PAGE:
The Agony of Gethsemane – Matthew 26:36-46
- Apr 15, 2014
- Series: President's Bible Study
Was Jesus’ crucifixion the most agonizing moment of his life? Surely it must have been. Death on a Roman cross was excruciating pain, and none of that was spared to Jesus.
But perhaps, for Jesus, what happened in the Garden of Gethsemane was suffering just as great as crucifixion.
When the Passover meal was eaten Jesus left with his disciples, except Judas, who had already gone to fetch soldiers to arrest Jesus. Jesus and the other disciples went to Gethsemane, an area filled with olive trees. Jesus needed to pray, to pour out his heart to God, and he took three of the disciples to stay close to him.
In the hour or two that follows, Jesus bares his soul and we see pain beyond imagining.
36 Then Jesus went with his disciples to a place called Gethsemane, and he said to them, “Sit here while I go over there and pray.” 37 He took Peter and the two sons of Zebedee along with him, and he began to be sorrowful and troubled. 38 Then he said to them, “My soul is overwhelmed with sorrow to the point of death. Stay here and keep watch with me.”
39 Going a little farther, he fell with his face to the ground and prayed, “My Father, if it is possible, may this cup be taken from me. Yet not as I will, but as you will.”
40 Then he returned to his disciples and found them sleeping. “Couldn’t you men keep watch with me for one hour?” he asked Peter. 41 “Watch and pray so that you will not fall into temptation. The spirit is willing, but the flesh is weak.”
42 He went away a second time and prayed, “My Father, if it is not possible for this cup to be taken away unless I drink it, may your will be done.”
43 When he came back, he again found them sleeping, because their eyes were heavy. 44 So he left them and went away once more and prayed the third time, saying the same thing.
45 Then he returned to the disciples and said to them, “Are you still sleeping and resting? Look, the hour has come, and the Son of Man is delivered into the hands of sinners. 46 Rise! Let us go! Here comes my betrayer!”
Three things mark out the time in Gethsemane.
1. It is a time of deep agony.
Several of the words in verses 37 and 38 are filled with appalling pain and anguish for Jesus. He was “sorrowful” and “troubled.” He told the disciples: “My soul is overwhelmed with sorrow to the point of death.”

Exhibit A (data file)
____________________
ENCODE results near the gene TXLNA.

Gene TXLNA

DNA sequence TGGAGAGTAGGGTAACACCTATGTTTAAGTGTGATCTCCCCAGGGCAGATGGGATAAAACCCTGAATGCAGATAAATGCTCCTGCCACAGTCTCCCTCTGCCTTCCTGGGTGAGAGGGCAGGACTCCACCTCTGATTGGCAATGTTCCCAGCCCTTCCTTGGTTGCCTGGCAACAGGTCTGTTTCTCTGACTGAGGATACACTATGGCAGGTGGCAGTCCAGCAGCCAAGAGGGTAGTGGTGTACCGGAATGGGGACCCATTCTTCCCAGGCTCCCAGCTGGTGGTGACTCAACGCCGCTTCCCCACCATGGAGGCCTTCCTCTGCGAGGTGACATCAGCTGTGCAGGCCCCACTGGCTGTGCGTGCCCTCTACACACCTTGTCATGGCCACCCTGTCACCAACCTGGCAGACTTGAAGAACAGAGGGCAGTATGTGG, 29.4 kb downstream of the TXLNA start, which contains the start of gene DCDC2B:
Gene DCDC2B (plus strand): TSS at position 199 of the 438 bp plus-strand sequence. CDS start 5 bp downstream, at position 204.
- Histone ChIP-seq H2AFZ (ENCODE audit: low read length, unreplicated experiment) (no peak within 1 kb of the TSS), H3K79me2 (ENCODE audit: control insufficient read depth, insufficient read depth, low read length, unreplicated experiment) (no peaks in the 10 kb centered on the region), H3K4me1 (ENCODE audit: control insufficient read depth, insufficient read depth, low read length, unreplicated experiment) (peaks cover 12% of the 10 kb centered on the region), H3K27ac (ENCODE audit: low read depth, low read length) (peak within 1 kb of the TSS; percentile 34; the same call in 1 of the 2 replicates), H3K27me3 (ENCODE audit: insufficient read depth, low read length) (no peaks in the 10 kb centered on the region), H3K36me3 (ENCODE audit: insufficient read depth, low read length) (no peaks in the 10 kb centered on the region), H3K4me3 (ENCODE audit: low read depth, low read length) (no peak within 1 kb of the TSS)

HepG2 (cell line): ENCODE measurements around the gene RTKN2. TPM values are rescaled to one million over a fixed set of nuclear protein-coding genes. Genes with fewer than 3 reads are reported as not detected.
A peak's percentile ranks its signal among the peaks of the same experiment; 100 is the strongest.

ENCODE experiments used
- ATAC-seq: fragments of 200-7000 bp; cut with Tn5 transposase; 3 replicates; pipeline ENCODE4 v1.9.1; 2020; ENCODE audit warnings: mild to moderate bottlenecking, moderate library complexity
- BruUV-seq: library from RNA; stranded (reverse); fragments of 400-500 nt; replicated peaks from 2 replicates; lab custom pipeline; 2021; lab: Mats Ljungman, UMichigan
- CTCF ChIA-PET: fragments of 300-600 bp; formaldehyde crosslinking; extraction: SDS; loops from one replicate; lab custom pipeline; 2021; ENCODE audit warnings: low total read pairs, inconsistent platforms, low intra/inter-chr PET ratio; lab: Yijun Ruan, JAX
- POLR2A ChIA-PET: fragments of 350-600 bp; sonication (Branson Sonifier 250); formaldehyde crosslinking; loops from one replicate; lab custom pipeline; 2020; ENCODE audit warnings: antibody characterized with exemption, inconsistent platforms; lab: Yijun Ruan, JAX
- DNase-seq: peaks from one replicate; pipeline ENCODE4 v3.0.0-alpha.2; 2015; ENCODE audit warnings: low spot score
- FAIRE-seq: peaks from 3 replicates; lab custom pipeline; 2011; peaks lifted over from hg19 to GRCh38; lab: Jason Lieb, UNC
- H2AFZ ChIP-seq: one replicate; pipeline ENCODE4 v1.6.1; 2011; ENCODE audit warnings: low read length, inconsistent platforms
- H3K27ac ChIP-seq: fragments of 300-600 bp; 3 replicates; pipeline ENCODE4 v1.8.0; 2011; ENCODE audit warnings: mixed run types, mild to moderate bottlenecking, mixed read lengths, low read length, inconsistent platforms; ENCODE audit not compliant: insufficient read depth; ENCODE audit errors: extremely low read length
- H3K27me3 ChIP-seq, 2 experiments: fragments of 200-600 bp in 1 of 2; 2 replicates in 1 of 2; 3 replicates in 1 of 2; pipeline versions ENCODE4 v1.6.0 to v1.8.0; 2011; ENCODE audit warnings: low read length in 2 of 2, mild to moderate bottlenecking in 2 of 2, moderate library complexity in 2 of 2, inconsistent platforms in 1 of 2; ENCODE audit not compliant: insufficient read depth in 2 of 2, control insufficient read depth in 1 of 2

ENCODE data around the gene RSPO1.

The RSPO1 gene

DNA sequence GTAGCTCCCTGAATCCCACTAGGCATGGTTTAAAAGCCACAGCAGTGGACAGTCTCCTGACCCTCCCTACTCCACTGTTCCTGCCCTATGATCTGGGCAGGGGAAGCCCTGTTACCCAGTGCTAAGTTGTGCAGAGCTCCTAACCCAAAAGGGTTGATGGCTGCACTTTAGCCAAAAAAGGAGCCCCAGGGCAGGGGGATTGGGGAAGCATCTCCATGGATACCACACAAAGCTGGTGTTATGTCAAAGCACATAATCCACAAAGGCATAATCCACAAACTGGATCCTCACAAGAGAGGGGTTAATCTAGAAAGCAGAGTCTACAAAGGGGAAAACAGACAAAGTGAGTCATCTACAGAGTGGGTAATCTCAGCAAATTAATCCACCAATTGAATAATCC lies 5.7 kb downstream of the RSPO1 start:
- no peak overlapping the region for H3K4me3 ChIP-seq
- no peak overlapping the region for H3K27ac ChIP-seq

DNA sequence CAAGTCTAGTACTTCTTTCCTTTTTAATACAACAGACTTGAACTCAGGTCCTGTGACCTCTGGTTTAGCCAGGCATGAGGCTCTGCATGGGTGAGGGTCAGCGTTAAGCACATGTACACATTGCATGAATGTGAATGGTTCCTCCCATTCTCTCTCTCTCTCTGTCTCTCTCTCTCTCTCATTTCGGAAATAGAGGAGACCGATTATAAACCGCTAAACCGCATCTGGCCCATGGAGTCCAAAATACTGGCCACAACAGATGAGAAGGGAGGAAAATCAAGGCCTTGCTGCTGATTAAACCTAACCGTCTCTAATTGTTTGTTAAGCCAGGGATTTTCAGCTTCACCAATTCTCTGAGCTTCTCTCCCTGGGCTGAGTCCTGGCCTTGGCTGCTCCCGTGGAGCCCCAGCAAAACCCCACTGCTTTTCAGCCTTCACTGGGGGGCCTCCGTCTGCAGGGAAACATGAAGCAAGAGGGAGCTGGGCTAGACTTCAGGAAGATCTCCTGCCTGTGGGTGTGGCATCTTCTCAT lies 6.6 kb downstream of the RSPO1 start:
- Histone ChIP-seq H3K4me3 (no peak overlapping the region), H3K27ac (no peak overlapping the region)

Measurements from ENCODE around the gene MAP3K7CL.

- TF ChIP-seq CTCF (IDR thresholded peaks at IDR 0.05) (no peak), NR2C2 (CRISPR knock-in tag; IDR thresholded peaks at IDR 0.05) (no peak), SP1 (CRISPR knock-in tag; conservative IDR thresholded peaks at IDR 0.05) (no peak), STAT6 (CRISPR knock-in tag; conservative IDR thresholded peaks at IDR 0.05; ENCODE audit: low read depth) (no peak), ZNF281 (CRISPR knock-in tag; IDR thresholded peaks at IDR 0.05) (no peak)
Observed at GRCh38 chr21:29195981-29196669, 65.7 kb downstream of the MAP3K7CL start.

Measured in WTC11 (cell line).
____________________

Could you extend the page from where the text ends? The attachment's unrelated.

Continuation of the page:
The gospels don’t often describe any emotion of Jesus other than compassion. So the gospel writers saw this time and this experience in Gethsemane as something almost unique and certainly important to record.
There are martyrs who have gone silent or with brave words to their death, as if it is nothing to them that they will be burned at the stake or torn by wild dogs or executed with a sword. Not Jesus. Inside him is a sorrow and an agony so strong, so all-consuming that he feels he might die there and then, and he pours out that sorrow to God.
Why such pain?
Above all, perhaps two reasons.
For one thing, Jesus knew that crucifixion lay ahead. Death on a cross was death by prolonged torture. The piercing of hands and feet with nails, the exposure to burning sun or bitter cold, the humiliation by mocking crowds, the near-impossible strain of lifting the collapsed body to breathe, the physical frame becoming weaker, the mind becoming delirious… all excruciating pain. And it lasted a long time, maybe hours, maybe days. Crucifixion was an intentional slow death so the condemned person experienced maximum agony and so those who watched learned never to rebel against the state.
Crucifixion was so cruel that the Romans usually crucified only slaves, pirates, or their enemies and not their own citizens.
Jesus knew crucifixion lay just ahead. Who would not be in an agony of soul?
For another thing, Jesus’ death would be no ordinary death. Yes, he would suffer and die like any man. But he would be the man whose suffering included bearing the sins of the whole world in his own body. No one can know all that meant for him – perhaps more intensified pain, perhaps separation from his perfect communion with his Father. Whatever exactly was before Jesus, it was a ‘cup’ he dreaded drinking. N.T. Wright says: “He had looked into the darkness and seen the grinning faces of all the demons in the world looking back at him. And he begged and begged his father not to bring him to the point of going through with it.”